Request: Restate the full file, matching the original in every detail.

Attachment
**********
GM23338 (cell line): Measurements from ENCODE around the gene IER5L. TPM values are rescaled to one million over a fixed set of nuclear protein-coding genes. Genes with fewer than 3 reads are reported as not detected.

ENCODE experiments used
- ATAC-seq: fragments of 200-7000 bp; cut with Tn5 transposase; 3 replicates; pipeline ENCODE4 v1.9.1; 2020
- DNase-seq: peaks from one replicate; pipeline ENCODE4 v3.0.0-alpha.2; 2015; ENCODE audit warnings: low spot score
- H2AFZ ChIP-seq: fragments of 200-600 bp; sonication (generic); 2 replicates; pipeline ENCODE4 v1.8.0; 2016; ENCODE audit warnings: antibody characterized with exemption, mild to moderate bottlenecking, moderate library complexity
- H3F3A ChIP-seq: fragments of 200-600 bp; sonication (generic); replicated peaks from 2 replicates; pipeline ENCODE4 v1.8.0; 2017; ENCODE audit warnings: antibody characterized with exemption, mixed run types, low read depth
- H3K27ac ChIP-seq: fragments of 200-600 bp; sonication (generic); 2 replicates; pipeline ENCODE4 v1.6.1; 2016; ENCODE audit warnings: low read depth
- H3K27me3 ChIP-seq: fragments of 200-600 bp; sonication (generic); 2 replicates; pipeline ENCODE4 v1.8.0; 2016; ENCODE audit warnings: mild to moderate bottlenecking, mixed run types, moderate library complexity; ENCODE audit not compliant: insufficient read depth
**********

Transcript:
GM23338 (cell line): Measurements from ENCODE around the gene IER5L. TPM values are rescaled to one million over a fixed set of nuclear protein-coding genes. Genes with fewer than 3 reads are reported as not detected.

ENCODE experiments used
- ATAC-seq: fragments of 200-7000 bp; cut with Tn5 transposase; 3 replicates; pipeline ENCODE4 v1.9.1; 2020
- DNase-seq: peaks from one replicate; pipeline ENCODE4 v3.0.0-alpha.2; 2015; ENCODE audit warnings: low spot score
- H2AFZ ChIP-seq: fragments of 200-600 bp; sonication (generic); 2 replicates; pipeline ENCODE4 v1.8.0; 2016; ENCODE audit warnings: antibody characterized with exemption, mild to moderate bottlenecking, moderate library complexity
- H3F3A ChIP-seq: fragments of 200-600 bp; sonication (generic); replicated peaks from 2 replicates; pipeline ENCODE4 v1.8.0; 2017; ENCODE audit warnings: antibody characterized with exemption, mixed run types, low read depth
- H3K27ac ChIP-seq: fragments of 200-600 bp; sonication (generic); 2 replicates; pipeline ENCODE4 v1.6.1; 2016; ENCODE audit warnings: low read depth
- H3K27me3 ChIP-seq: fragments of 200-600 bp; sonication (generic); 2 replicates; pipeline ENCODE4 v1.8.0; 2016; ENCODE audit warnings: mild to moderate bottlenecking, mixed run types, moderate library complexity; ENCODE audit not compliant: insufficient read depth